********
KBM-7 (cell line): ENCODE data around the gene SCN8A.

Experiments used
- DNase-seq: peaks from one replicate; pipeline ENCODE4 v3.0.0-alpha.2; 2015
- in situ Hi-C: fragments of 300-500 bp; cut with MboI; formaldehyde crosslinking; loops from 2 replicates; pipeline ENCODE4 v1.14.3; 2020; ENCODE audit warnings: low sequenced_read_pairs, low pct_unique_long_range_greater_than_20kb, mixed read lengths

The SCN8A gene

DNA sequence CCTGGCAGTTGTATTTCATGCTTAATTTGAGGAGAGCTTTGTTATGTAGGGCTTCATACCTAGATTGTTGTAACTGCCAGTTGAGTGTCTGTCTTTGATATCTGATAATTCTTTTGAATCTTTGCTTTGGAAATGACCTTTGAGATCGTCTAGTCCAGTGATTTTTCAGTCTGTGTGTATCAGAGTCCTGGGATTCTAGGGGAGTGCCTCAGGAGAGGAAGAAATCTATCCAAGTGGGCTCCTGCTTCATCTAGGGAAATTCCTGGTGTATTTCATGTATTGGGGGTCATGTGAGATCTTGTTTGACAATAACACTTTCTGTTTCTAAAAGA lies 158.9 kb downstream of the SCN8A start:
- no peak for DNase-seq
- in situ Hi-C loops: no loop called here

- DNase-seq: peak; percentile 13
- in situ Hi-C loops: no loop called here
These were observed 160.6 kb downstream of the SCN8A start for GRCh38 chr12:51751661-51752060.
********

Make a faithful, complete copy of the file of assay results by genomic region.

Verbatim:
KBM-7 (cell line): ENCODE data around the gene SCN8A.

Experiments used
- DNase-seq: peaks from one replicate; pipeline ENCODE4 v3.0.0-alpha.2; 2015
- in situ Hi-C: fragments of 300-500 bp; cut with MboI; formaldehyde crosslinking; loops from 2 replicates; pipeline ENCODE4 v1.14.3; 2020; ENCODE audit warnings: low sequenced_read_pairs, low pct_unique_long_range_greater_than_20kb, mixed read lengths

The SCN8A gene

DNA sequence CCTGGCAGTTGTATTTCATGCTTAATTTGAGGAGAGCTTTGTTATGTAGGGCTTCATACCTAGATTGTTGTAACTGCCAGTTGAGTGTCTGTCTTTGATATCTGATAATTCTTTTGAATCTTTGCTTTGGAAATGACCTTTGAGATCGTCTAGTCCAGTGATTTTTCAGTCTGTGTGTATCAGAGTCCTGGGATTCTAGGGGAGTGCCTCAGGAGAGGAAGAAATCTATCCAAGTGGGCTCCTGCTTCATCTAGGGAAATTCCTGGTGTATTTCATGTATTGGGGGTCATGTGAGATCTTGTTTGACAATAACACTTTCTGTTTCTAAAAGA lies 158.9 kb downstream of the SCN8A start:
- no peak for DNase-seq
- in situ Hi-C loops: no loop called here

- DNase-seq: peak; percentile 13
- in situ Hi-C loops: no loop called here
These were observed 160.6 kb downstream of the SCN8A start for GRCh38 chr12:51751661-51752060.